Couperin: Suites (Ordres) Nos. 6, 7 and 8 for Harpsichord. Jory Vinikour, harpsichord. Cedille. $16.
Caroline Shaw: Is a Rose; The Listeners. Anne Sofie von Otter, mezzo-soprano; Avery Amereau, contralto; Dashon Burton, bass-baritone; Philharmonia Baroque Chorale and Orchestra conducted by Nicholas McGegan. Philharmonia Baroque Productions. $20.
Cedille has put forward a clear two-word answer to the ongoing question of whether Baroque keyboard music is best played on the instruments for which it was written or is equally worthwhile when heard on a modern piano. The answer is: Jory Vinikour. The excellence of Vinikour’s performance of three of the 27 harpsichord suites by François Couperin “le Grand,” the alternating episodes of splendor and intimacy, the unerring connection between performer and instrument and, thus, between performer-plus-instrument and audience, all make this release into unarguable proof that this music should be heard as it was intended to be heard, and played on the instrument for which it was created. “Unarguable” or not, of course this excellent CD will not lay to rest the long-running, well, argument about Baroque music, which nowadays is often designated as being “for keyboard” to avoid the uncomfortable (to some) reality that it is no more “for keyboard” than, say, Brahms’ piano concertos are “for keyboard.” Leaving aside this continuing dispute – for this is scarcely an argumentative release: it is simply a tremendously convincing one – there is no question about the excellence of Vinikour’s playing and his understanding of Couperin (1668-1733) and the French style of his suites (which Couperin called ordres). These works were published in volumes dated 1713, 1717, 1722 and 1730, with the sixth, seventh and eight leading off the second book. It is a shame that even many people who enjoy Baroque harpsichord music are less familiar with Couperin than with Bach: indeed, Couperin’s name is best-known to some listeners through Ravel’s piano suite, Le Tombeau de Couperin (1917), which uses the movements of a Baroque suite to pay tribute to friends of Ravel who had died during World War I. Couperin’s own music really deserves to be better-known, not only for its inherent excellence but also for its fascinating approach to the concept of a suite. Couperin does adhere to the basic idea of a sequence of dance movements, but he does not open any of his suites with an “Overture” and does not confine the works’ movements to dance forms for their own sake. Instead, he intersperses dances with character pieces that are cleverly conceived and delightfully reflective of their titles. The eight-movement sixth suite, for example, includes Le Gazouillement, which translates as “twitter” and features very considerable ornamentation whose reflection of birdsong is apparent. And that suite concludes with Le Moucheron, “the gnat,” whose irregular rhythm delightfully reflects an annoying little flying insect. The seventh suite, also in eight movements, includes four movements called Les Petits Ages (“the little ages”) that start with La Muse Naissante (“birth of the muse”), continue with L’Enfantine (“the child”) and L’Adolescente (“the adolescent”), then move on to Les Délices (“delicacies”). These are beautifully contrasted movements that invite listeners to imagine their titles’ connections to the music in addition to inviting the harpsichordist to decide how best to color the music so as to bring out each piece’s unique approach. The eighth suite contains 10 movements and, unlike the sixth and seventh, often (although not always) simply gives dance titles to each piece – Courante, Gavotte, Rondeau, Gigue, etc. But Couperin has his own, French-accented way of handling these forms that differs substantially from that of Bach and other German composers. The two Courantes, for example, are so strongly contrasted in mood and ornamentation that they scarcely seem to be the same underlying dance. And the Sarabande l’Unique does have an unusual (if not really unique) approach to the dance’s characteristic warmth and slow pacing. Vinikour’s exceptional performances fully plumb the intricacies of the wonderful miniatures that make up these suites, bringing forth emotions that clearly vary from the bright and happy to the inward-looking and darker – all with a comprehensive understanding of period style and an elegance of presentation that brings forth additional nuances on each hearing. This disc may not lay to rest all controversies about instrumental appropriateness for Baroque keyboard works – but it is hard to imagine wanting to hear these Couperin suites on anything but a harpsichord after listening to the way Vinikour makes it clear how intimately the music’s communicative potential is bound up with its performance on the instrument for which it was created.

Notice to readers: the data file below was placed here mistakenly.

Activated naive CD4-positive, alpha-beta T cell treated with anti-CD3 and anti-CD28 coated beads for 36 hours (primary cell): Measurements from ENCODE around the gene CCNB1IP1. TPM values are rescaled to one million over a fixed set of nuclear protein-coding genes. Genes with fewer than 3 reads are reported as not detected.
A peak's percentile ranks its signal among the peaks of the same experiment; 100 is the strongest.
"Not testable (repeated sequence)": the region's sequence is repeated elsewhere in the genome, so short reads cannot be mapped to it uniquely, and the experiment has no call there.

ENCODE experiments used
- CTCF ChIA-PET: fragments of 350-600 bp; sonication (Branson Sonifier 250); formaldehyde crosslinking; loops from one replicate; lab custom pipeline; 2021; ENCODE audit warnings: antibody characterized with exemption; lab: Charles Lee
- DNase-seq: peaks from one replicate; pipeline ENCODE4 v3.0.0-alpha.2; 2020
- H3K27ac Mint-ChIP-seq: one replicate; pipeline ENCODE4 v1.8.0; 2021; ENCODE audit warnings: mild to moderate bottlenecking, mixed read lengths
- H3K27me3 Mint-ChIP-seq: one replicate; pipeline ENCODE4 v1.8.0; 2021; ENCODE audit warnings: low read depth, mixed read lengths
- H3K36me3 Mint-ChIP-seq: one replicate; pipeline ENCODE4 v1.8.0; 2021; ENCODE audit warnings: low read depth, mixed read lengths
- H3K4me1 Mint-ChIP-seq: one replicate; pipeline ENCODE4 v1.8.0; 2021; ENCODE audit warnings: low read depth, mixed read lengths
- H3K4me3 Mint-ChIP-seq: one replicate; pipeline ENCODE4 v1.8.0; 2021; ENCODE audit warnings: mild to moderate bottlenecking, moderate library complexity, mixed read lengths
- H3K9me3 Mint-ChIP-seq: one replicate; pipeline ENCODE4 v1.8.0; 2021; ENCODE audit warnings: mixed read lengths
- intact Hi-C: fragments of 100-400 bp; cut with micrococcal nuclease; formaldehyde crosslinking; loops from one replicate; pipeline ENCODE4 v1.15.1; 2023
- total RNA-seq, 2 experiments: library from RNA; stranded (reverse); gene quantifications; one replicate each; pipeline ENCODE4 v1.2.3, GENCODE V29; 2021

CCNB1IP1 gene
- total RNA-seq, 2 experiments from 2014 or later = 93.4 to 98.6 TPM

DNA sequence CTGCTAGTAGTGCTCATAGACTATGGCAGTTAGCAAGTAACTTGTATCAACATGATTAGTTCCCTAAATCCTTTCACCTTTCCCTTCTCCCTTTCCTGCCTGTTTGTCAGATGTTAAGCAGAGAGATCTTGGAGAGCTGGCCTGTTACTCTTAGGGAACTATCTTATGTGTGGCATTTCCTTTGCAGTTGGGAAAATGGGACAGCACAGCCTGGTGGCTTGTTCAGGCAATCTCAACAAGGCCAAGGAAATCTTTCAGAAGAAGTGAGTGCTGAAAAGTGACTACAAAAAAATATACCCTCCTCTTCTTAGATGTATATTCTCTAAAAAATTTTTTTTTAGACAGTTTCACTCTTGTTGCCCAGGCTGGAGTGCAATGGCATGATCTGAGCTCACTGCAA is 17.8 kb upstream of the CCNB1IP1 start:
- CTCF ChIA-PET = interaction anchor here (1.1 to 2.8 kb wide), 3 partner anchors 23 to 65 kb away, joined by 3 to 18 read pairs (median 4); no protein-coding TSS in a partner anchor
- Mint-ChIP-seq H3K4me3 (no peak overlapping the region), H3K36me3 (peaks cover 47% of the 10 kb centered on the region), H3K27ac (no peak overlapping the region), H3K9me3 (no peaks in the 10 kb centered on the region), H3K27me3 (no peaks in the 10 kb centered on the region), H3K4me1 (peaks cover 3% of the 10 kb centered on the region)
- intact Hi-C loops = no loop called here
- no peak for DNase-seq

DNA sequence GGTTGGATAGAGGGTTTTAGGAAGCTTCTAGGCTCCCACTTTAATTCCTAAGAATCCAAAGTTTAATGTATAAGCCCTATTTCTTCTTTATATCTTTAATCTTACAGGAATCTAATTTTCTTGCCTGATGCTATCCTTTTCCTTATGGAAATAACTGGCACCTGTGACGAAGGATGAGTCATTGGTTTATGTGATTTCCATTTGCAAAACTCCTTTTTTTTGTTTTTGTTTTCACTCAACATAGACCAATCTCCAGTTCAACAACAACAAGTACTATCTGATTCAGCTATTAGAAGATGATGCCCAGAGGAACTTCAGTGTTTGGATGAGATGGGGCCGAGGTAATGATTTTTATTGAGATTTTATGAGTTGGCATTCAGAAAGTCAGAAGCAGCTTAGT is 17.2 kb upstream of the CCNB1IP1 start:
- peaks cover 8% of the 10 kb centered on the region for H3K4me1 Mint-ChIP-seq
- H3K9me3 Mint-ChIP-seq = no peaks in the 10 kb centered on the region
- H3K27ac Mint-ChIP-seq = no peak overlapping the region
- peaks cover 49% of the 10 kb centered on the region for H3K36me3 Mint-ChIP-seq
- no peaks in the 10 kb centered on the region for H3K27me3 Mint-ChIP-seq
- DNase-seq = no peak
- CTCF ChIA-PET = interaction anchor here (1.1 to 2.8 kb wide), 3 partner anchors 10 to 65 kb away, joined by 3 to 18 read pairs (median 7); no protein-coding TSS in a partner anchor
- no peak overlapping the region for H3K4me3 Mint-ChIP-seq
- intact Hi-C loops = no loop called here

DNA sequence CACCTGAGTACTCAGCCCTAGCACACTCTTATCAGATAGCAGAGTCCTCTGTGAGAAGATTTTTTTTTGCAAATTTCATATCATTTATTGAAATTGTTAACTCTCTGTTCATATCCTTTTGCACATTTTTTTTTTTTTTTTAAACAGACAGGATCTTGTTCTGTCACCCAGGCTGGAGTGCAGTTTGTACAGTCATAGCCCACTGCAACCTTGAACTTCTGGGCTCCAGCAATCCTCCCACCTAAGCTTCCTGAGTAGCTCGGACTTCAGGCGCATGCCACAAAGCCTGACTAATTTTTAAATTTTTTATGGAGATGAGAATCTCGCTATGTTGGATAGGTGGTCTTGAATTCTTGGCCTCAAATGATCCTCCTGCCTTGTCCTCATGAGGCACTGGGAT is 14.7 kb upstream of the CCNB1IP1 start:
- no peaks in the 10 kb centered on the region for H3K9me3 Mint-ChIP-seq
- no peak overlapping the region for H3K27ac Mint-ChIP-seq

One of the many pleasant elements of the Vinikour release is that it does not “celebrity-ize” the performer: as good as Vinikour is, he stays focused on the music, not on display for its own sake; and Cedille’s packaging also makes it clear that this recording is far more about Couperin than it is about someone interpreting Couperin’s music. Matters are quite different, rather surprisingly so, on a (+++) new recording from the excellent Philharmonia Baroque Orchestra, on its own label. This features Baroque and post-Baroque music rethought, reconsidered, and in some senses (although not that of piano-vs.-harpsichord) brought “up to date.” The release bears the title “PBO & Caroline Shaw,” which is displayed on both the front and the back, and a would-be purchaser would search in vain on either of those sides for exactly what is performed here: neither of the actual pieces by Shaw is even mentioned on the packaging. There are, however, four photos of “stars” of the recording, including Shaw – attention is demonstrably being given to the people involved in the production more than to the music. And that is a shame, since the music has much to recommend it. The concept is intriguing: PBO, an original-instrument orchestra, collaborated with Shaw for the creation of contemporary music that is designed for PBO instruments and takes advantage of their sonorities and the particular quirks involved in playing them. Thus we get Is a Rose, a three-song cycle written for and sung by Anne Sofie von Otter, which includes poetry from both the 18th century and the 21st. The attempted interconnection is obvious; how well it works is a matter of opinion. Certainly Shaw, herself a professional vocalist (and violinist), knows what she wants from the mezzo-soprano voice and the instruments accompanying it. And certainly she knows where to go to get what she seeks: The Edge (2017) uses words by contemporary poet Jacob Polley (born 1975), while And So (2019) uses Shaw’s own words, and Red Red Rose (2016) uses Robert Burns’ famous Scottish verse from the 18th century while treating it in a distinctly (although not always distinctively) modern way. The writing for orchestra is assured, and the vocals show a clear understanding of effective use of the voice. But the work is underwhelming: its expressiveness is more gestural than heartfelt, its concerns rather sophomoric (“will we still sing of roses?”), and its preoccupation seems more with words as building blocks than with them as communicators of meaning. In these respects it shares some of the characteristics of The Listeners, a longer and more-elaborate work – for soloists, chorus and orchestra – that Shaw deems an oratorio. It is loosely based on – or, more accurately, reactive to – the continuing journey through outer space of the Voyager spacecraft that were launched in 1977 and that carry recordings of music and words (plus photographs) intended to be used in any potential alien encounter to explain about Earth. Shaw put together her own libretto for The Listeners, whose opening and closing focus on the Spanish word brillas (“you shine,” although why Spanish is used is not clear, since the work is otherwise in English). Shaw certainly knows her musical techniques: vocalise, choral and solo presentations, sinfonia, minimalism, chromaticism, ornamentation, and even some straightforward narration find their way into The Listeners. The poetry of Walt Whitman is juxtaposed with that of Alfred, Lord Tennyson – and that of William Drummond (1585-1649) and Yesenia Montilla (a 21st-century poet who does not reveal her birth year, which is around 1988). A snippet of commentary by Carl Sagan pops in at one point and actually provides some respite from the broad but rather unfocused material that has preceded it. The instrumental sinfonia, placed next-to-last in the 10 movements, seems intended, along with the concluding epilogue, to pull listeners outward into space alongside the voyaging Voyagers. But it is all so contrived, scaled so cleverly but with so little sense of emotional commitment – much less a sense of wonder – that the entire oratorio is far less evocative of a mystical-and-hopeful outward journey than, say, “Neptune” from Holst’s The Planets (1914-16). The performances, vocal and instrumental, are first-rate, and listeners who find the basic idea of 21st-century creativity brought to bear on instruments designed for the 17th and 18th will surely be intrigued by Shaw’s work in both The Listeners and Is a Rose. But the focus of both pieces does seem to be more on Shaw herself, and the performers putting across her ideation, than on any sort of musical experience: this is material that is intellectually exciting but emotionally unconvincing. The Philharmonia Baroque Orchestra has elsewhere shown its creativity again and again when performing works of the past. For these works of the present, it takes something of a back seat in presenting pieces that seem to be thought experiments rather than emotive expressions taking advantage of the PBO’s special capabilities.